Columns EN Gender

Woman’s Place in Society – Continuing to a Perceptional Approach

“When we finish university, we have opportunity to get a good job and make a good career, but our ‘biological’ sex takes us a step back. Since many employers prefer men instead of women, especially if we work in heavy industry. They say that this woman will give birth, she will take several months maternal leave (I must find new one in this period), when she returns to her work, she will work inefficiently due to her sleepless nights, she will be tired etc.”

In my article last week, I made a short introduction to ‘the place of women in society’. I talked about from the ‘meaningful’ definition of women in Turkish Language Institution to our perception deviations. Even more, I mentioned that women in Norway, which is the one of the most prosperous countries in the world, earn less than men.

In this article, I am going to talk about “our perceptions” and “subjective positioning” which is caused by our perceptions. Both underlie the gender inequality. We will refresh our psychology knowledge therewithal.

From the moment we are born, we find ourselves in the color distinction between men and women. If our biological sex is a female, a pink room is prepared for us. That room is filled with pink clothes and toys. Then our kindergarten ages begin. In our games with both sexes, we are usually the ones cooking on the stove or dressing up babies. We don’t take part in the games of males where they play among themselves. Even more, we get a reaction from them: ‘Just play with your own group- consisting of girls’.

When we reach the primary school age, it is interesting to note that girls are grouped with girls and boys with boys. Freud, ‘the father of psychology’ for me describes this period as “latency stage”.  Children at this stage tend to their parents. Therefore, identification with the parent of the same sex is also important in the formation of sexual identity and learning of social roles. Since we lost our libido energy during this period, it is also claimed that the lost libido was transferred to the same group of friends. The greatest fear of this period is failure and rejection by friends. As a girl, maybe because we know from the beginning that we will be rejected, we don’t want to play with boys and do not get involved in their games.  Instead, we prefer to ‘playing house’ with other girls that we will be group and understand each other. It is a ‘PLAYING HOUSE’ there one of us cooks, the other sets the table for example. Besides, in this period, we begin to understand which concepts such as mother and woman, and father and man are subjective and universal. Also, the foundations of gender-based social structures and gender identity are laid. Taking all this into account, there are important cognitive and emotional improvements in the physical and mental development of the child. In other words, the child’s cognitive abilities (perception, memory, judgment, etc.) reach a level where they can make more realistic assessments by the means of gender concept which has been slowly introduced to the child by the family and society. As a result of these assessments, we think that being mother is equal to doing housework, since we have seen our mothers cooking at home or setting up a table all the time. Since we identify ourselves with our mother, we code ‘I have to do household like my mother’ in a somewhere in our brains. Based on this coding, we strengthen women = house code in the middle and high school years, even in the processes we seek for our identity.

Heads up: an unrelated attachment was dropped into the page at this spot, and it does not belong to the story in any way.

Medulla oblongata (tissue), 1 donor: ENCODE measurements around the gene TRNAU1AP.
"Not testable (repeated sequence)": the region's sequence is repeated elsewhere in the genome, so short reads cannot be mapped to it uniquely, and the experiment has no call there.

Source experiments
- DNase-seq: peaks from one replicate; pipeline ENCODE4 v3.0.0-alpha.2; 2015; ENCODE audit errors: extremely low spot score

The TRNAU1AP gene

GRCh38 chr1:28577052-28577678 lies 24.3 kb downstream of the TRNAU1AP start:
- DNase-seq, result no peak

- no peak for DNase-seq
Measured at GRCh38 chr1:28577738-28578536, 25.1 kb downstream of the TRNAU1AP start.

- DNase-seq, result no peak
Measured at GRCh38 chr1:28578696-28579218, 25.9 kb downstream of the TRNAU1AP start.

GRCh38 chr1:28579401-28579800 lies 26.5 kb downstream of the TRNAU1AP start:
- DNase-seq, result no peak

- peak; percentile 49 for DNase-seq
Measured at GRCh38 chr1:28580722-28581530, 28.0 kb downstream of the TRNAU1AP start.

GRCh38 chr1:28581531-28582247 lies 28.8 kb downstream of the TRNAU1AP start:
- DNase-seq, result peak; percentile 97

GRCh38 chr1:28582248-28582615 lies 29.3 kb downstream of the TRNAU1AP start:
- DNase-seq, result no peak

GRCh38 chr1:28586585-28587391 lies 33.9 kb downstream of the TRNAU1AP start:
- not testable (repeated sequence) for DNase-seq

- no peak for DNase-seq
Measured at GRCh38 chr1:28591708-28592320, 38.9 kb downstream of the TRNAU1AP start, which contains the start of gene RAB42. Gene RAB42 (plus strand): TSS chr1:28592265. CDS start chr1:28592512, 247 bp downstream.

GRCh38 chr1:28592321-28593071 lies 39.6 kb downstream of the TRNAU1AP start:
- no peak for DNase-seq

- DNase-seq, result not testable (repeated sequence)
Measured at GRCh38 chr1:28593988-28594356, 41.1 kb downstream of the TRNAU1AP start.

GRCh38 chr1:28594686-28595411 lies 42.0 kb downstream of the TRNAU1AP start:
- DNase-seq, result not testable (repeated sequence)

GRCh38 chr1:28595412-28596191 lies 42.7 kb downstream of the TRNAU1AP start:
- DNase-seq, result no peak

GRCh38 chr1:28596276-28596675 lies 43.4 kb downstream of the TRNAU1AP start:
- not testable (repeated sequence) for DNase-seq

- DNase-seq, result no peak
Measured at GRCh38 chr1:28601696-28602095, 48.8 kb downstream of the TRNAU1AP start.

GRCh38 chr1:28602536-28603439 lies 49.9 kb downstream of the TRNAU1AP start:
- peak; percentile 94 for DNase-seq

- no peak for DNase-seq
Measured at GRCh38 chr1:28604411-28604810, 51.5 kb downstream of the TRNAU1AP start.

Relatively this code is slightly broken when we enter a university/college. For example, imagine that three women and two men work together on group assignments of an engineering lecture or that the men and the women go together on a challenging trekking. In fact, we have the same mentally and physically capacity to do what men do.  But, what about kitchen, laundry and ironing?

When we finish university, we have opportunity to get a good job and make a good career, but our ‘biological’ sex takes us a step back. Since many employers prefer men instead of women, especially if we work in heavy industry. They say that this woman will give birth, she will take several months maternal leave (I must find new one in this period), when she returns to her work, she will work inefficiently due to her sleepless nights, she will be tired etc. Well, she’s going to cook dinner for her husband, clean up the house also.  Besides this unhealthy point of view, there are also prejudices and disdain to the women.  For example, think about women who want to work in a factory. There are many people saying that production stage in a factory has a very heavy workload therefore, it does not suit for women. Also, there are many saying that women should not wear skirt where they work together with men. These are the employer’s misconceptions about our biological sex.

Let’s suppose that we haven’t been exposed to them or we’ve been exposed to relatively little. Now, it is time to look at the society. Whatever you accomplish as a woman, isn’t society going to question your femininity or your motherhood? Isn’t society going to ask such questions to you: ‘So which meal can you make better?’ or ‘Can you spare enough time for your child during your busy working life?’ Maybe everyday we hear many bad news like ‘Working woman neglects her home’, or ‘If a woman doesn’t know how to cook, she’s not exactly a woman’. Even when a woman is cheated, the culprit is almost herself. There are many accusations and excuses to that woman such as she was very workaholic, she was not interested in her house anymore, she was not as beautiful as earlier after giving a birth etc. These are social misperceptions created by society.

There are also wrong psychological perceptions created by us as a woman. I am going to talk about this in detail next week.

Love.